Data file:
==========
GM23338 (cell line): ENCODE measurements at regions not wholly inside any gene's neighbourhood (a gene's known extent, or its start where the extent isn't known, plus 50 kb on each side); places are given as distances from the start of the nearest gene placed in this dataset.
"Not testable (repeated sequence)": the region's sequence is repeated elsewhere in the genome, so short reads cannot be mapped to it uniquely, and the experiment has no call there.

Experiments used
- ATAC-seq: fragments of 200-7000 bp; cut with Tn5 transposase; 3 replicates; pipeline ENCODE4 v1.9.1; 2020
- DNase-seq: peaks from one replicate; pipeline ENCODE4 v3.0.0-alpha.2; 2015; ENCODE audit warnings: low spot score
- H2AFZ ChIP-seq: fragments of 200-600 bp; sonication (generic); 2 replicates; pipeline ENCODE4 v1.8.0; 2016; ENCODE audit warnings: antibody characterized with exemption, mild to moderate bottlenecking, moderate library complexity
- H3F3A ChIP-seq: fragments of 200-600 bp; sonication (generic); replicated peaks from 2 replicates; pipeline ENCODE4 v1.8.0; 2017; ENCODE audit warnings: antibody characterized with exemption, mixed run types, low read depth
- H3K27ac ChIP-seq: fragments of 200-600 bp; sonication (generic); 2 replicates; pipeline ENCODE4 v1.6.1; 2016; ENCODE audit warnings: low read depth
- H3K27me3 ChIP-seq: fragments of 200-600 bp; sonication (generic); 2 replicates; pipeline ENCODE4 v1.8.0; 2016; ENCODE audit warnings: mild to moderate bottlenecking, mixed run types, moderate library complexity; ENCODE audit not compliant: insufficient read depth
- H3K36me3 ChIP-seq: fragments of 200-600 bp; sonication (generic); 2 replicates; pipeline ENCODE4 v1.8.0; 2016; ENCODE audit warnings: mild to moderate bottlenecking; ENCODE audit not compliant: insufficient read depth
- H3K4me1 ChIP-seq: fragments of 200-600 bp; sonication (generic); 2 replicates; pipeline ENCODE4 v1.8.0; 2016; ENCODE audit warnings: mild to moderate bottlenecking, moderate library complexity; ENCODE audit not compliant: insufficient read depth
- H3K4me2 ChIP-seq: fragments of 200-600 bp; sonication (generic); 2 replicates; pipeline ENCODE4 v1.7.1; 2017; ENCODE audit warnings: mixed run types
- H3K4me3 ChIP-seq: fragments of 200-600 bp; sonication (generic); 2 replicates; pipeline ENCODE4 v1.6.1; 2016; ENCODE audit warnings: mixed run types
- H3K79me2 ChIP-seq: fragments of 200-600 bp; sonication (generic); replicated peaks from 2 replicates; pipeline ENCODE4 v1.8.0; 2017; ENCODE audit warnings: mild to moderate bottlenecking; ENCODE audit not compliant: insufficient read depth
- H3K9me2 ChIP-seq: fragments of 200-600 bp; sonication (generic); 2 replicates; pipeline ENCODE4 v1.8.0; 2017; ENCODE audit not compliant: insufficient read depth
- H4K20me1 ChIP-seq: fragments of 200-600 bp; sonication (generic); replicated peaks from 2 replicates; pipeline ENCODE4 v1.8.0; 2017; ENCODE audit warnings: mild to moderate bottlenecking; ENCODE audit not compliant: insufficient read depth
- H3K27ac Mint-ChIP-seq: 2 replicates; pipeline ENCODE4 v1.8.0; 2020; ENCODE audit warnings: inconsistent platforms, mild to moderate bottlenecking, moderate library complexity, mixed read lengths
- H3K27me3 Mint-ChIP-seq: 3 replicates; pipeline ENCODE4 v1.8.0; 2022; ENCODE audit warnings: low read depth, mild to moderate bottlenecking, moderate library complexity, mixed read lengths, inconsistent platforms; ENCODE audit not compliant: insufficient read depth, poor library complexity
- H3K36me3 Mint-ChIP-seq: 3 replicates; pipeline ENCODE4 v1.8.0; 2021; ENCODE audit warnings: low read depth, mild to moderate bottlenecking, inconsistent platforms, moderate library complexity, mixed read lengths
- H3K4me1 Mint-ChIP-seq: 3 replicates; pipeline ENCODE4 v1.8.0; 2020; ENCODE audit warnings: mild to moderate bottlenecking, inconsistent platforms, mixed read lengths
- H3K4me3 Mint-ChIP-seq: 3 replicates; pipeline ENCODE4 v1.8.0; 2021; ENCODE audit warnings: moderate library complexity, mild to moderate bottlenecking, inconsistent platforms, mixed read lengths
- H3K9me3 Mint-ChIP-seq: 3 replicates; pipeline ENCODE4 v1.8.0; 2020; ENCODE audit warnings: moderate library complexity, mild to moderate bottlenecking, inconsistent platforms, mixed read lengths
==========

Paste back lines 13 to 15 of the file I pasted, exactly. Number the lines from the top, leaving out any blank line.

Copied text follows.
- H3K4me3 ChIP-seq: fragments of 200-600 bp; sonication (generic); 2 replicates; pipeline ENCODE4 v1.6.1; 2016; ENCODE audit warnings: mixed run types
- H3K79me2 ChIP-seq: fragments of 200-600 bp; sonication (generic); replicated peaks from 2 replicates; pipeline ENCODE4 v1.8.0; 2017; ENCODE audit warnings: mild to moderate bottlenecking; ENCODE audit not compliant: insufficient read depth
- H3K9me2 ChIP-seq: fragments of 200-600 bp; sonication (generic); 2 replicates; pipeline ENCODE4 v1.8.0; 2017; ENCODE audit not compliant: insufficient read depth